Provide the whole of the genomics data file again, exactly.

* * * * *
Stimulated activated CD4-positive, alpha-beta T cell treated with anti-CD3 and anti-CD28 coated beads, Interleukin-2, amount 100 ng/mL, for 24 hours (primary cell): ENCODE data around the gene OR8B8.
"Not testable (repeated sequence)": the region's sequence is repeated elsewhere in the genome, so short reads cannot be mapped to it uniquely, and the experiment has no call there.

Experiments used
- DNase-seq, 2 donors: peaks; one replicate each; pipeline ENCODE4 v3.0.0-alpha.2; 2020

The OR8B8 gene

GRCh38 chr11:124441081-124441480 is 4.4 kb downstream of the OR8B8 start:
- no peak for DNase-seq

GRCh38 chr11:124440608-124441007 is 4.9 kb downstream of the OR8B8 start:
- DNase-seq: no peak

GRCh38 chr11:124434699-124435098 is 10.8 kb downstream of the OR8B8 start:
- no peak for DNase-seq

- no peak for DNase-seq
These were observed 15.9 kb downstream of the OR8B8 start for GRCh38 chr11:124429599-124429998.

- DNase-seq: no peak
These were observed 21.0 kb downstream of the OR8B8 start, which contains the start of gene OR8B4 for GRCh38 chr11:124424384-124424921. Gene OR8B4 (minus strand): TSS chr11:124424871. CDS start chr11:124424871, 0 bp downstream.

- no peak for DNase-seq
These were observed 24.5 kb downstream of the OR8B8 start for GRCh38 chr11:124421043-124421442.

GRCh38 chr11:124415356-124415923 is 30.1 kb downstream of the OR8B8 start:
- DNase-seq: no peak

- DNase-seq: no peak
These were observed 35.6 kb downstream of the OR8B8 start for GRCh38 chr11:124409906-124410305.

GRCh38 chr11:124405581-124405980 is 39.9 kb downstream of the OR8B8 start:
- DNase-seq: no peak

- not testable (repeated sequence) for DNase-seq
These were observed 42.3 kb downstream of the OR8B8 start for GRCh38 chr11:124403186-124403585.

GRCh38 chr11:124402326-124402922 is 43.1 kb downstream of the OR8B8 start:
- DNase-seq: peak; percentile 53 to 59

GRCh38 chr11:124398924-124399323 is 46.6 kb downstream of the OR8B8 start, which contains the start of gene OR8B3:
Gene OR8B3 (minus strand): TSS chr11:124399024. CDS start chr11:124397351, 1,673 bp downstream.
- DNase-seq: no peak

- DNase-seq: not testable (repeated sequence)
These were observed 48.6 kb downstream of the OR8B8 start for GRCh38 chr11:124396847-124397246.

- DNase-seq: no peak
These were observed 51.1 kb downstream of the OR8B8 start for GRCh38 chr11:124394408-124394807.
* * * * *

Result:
Stimulated activated CD4-positive, alpha-beta T cell treated with anti-CD3 and anti-CD28 coated beads, Interleukin-2, amount 100 ng/mL, for 24 hours (primary cell): ENCODE data around the gene OR8B8.
"Not testable (repeated sequence)": the region's sequence is repeated elsewhere in the genome, so short reads cannot be mapped to it uniquely, and the experiment has no call there.

Experiments used
- DNase-seq, 2 donors: peaks; one replicate each; pipeline ENCODE4 v3.0.0-alpha.2; 2020

The OR8B8 gene

GRCh38 chr11:124441081-124441480 is 4.4 kb downstream of the OR8B8 start:
- no peak for DNase-seq

GRCh38 chr11:124440608-124441007 is 4.9 kb downstream of the OR8B8 start:
- DNase-seq: no peak

GRCh38 chr11:124434699-124435098 is 10.8 kb downstream of the OR8B8 start:
- no peak for DNase-seq

- no peak for DNase-seq
These were observed 15.9 kb downstream of the OR8B8 start for GRCh38 chr11:124429599-124429998.

- DNase-seq: no peak
These were observed 21.0 kb downstream of the OR8B8 start, which contains the start of gene OR8B4 for GRCh38 chr11:124424384-124424921. Gene OR8B4 (minus strand): TSS chr11:124424871. CDS start chr11:124424871, 0 bp downstream.

- no peak for DNase-seq
These were observed 24.5 kb downstream of the OR8B8 start for GRCh38 chr11:124421043-124421442.

GRCh38 chr11:124415356-124415923 is 30.1 kb downstream of the OR8B8 start:
- DNase-seq: no peak

- DNase-seq: no peak
These were observed 35.6 kb downstream of the OR8B8 start for GRCh38 chr11:124409906-124410305.

GRCh38 chr11:124405581-124405980 is 39.9 kb downstream of the OR8B8 start:
- DNase-seq: no peak

- not testable (repeated sequence) for DNase-seq
These were observed 42.3 kb downstream of the OR8B8 start for GRCh38 chr11:124403186-124403585.

GRCh38 chr11:124402326-124402922 is 43.1 kb downstream of the OR8B8 start:
- DNase-seq: peak; percentile 53 to 59

GRCh38 chr11:124398924-124399323 is 46.6 kb downstream of the OR8B8 start, which contains the start of gene OR8B3:
Gene OR8B3 (minus strand): TSS chr11:124399024. CDS start chr11:124397351, 1,673 bp downstream.
- DNase-seq: no peak

- DNase-seq: not testable (repeated sequence)
These were observed 48.6 kb downstream of the OR8B8 start for GRCh38 chr11:124396847-124397246.

- DNase-seq: no peak
These were observed 51.1 kb downstream of the OR8B8 start for GRCh38 chr11:124394408-124394807.